Except maybe Providence.

  4. avatar Jay in Florida says:

    Using already existing laws is way to difficult for the dimwits running Chicago to understand. Let alone way too easy to prosecute common criminals.
    They have to come up with a much harder way to use already existing laws to justify having their jobs.

    1. avatar Sam I Am says:

      Never attribute to stupidity that which can be accurately described as diabolical.

      Solving problems in government is a ticket to either dismissal, or an office in a broom closet. In the mid-’80s, “Time” magazine reported on an Air Force project officer who was assigned to that broom closet after he, as a project manager, managed to cut the cost of 30mm ammunition for the A-10 from $1500 per round to under $100. The purpose of the “reward” was to force a retirement of a renegade who believed in doing the best job possible.

      On another occasion, an Air Force officer was “re-calibrated” for eliminating over $1 million for a redundant computer system that, rather than ensure accuracy of the prime system merely reported on the fact that the data provided by the prime system was provided by the prime system (accuracy of the data, or output was not designed into the system).

      In both instances above, the issue was revulsion of decreased budgets; the key to success (and promotion) was/is to increase budgets. The same is true of any government agency; expanding the personnel and budget footprints. Thus, “fixing” crime in Chicago is the fast track to career destruction. But wait, there’s more….

      Failed policies and programs may seem to be something to avoid. The opposite is true. A failed policy means more policy must be funded, more people hired. In the current case, the failure to “fix” crime in Chicago just may be even more dangerous than it appears. Since there are laws on the books already that address the gun purchase transactions, another law covering the same thing is not stupid, it is brilliant. Failure of law/policy means more and new obstacles to success must be implemented. If the crime problem is reduced, it is more difficult to argue that the same amount of resources must be funded to ensure the low rate stays that way. The taxpayer doesn’t like continuing to pay for solving a problem that has already been “solved”. It’s not just the Chicago Way, it is the American Way.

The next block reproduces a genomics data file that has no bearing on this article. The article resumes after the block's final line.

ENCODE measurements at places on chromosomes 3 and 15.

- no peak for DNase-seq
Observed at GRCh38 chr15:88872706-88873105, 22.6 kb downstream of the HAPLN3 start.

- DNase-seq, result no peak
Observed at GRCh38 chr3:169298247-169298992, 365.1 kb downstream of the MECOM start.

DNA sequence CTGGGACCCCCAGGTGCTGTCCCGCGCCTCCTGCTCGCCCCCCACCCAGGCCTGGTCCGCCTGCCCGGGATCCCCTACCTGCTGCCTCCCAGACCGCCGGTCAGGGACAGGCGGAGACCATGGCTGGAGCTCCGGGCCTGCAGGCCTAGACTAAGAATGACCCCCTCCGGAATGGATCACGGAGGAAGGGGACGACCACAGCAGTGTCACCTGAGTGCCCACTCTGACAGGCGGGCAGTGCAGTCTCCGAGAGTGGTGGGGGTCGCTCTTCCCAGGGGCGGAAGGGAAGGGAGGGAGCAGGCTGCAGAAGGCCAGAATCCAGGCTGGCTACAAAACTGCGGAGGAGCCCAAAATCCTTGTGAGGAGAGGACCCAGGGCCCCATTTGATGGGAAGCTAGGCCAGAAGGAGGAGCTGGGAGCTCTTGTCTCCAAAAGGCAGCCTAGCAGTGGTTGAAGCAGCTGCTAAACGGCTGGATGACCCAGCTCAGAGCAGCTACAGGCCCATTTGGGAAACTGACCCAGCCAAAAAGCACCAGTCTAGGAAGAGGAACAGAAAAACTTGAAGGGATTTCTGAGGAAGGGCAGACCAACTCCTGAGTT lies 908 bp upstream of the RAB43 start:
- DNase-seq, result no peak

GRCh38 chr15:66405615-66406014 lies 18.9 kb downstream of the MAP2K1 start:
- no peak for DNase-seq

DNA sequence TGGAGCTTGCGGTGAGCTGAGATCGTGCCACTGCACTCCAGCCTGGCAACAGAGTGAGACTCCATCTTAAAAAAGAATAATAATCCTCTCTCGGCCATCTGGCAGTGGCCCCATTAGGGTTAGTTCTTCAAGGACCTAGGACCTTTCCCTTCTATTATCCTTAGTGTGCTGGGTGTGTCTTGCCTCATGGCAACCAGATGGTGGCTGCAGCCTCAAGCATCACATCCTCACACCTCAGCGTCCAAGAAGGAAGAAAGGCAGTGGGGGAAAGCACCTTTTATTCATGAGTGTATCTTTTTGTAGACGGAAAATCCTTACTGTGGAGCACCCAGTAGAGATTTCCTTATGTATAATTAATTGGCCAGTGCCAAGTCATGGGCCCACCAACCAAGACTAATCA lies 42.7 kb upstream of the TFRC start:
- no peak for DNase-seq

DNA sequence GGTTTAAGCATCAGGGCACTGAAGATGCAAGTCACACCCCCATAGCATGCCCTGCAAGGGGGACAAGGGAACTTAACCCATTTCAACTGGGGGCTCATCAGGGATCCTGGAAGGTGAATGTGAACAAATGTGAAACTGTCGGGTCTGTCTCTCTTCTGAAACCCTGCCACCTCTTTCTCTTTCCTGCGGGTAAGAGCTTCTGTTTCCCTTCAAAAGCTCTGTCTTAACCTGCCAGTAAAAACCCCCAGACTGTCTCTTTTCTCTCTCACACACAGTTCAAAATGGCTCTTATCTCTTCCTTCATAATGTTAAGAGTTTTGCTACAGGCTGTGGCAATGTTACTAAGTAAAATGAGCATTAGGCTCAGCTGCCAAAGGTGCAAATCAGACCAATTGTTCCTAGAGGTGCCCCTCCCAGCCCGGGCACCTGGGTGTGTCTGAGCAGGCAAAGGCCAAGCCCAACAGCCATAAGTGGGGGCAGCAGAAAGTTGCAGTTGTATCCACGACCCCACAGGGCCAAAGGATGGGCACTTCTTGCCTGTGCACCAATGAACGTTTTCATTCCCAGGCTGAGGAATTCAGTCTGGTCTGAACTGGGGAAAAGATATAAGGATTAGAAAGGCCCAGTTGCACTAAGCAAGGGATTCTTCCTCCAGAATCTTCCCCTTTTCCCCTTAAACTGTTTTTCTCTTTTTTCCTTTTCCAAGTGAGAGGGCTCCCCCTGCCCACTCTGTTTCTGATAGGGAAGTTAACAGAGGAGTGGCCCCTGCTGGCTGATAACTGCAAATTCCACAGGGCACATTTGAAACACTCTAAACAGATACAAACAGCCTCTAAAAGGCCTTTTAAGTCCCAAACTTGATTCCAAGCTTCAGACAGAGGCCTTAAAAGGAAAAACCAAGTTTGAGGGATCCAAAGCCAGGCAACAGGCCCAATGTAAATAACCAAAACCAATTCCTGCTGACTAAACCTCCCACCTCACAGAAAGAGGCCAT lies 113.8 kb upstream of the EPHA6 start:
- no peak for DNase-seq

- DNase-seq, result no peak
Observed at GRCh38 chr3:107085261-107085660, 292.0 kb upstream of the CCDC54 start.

1. avatar PATRON49IFT says:

        What you said makes perfect sense when viewed as a ‘government employee’. The bigger the budget, the bigger the responsibility and staff, and, and, and……… We must bear in mind that many in government really want to do the right thing and watch spending as if the money was their own. Unfortunately, I think those folks are far outnumbered by many more who just want to ride the gravy train. They can’t be fired, even if they are demoted for non performance they maintain their salary and other perks. Their retirement benefits are off the charts compared to most in private industry. It’s a win for them all around.

        Most in government I’m convinced, are still the same ones we knew in Jr. High and High School who went around organizing this and that, running for student government and generally trying to ‘Manage’ everyone and direct the activities of the rest of us. Difference is now in many cases they have the power of the police behind them to enforce their kooky ideas. I give you examples of Barry and Michelle as well as Bill and Hillary. None of them ever worked in the private sector for very long; just long enough to get some connections with some fellow travelers.

        1. avatar Sam I Am says:

          “They can’t be fired, even if they are demoted for non performance they maintain their salary and other perks. ”

          As a veteran of the “dot bomb” era, had four jobs where employment was at risk daily. So it was always a puzzle how fellow federal employees (not the senior leadership) feared being fired for making a decision that was not guaranteed a 100% success. In one hilarious episode, a fellow renegade and I proposed a federal contract type that had never been tried anywhere. The benefits were more control over outcomes, less cost, faster completion. We searched the applicable regs and discovered there was no prohibition. Even the premier government contracting regulation encouraged innovative thinking and contracting (in black and white, plain English stating that if a contract type was not already prohibited by law/regulation, it was permissible).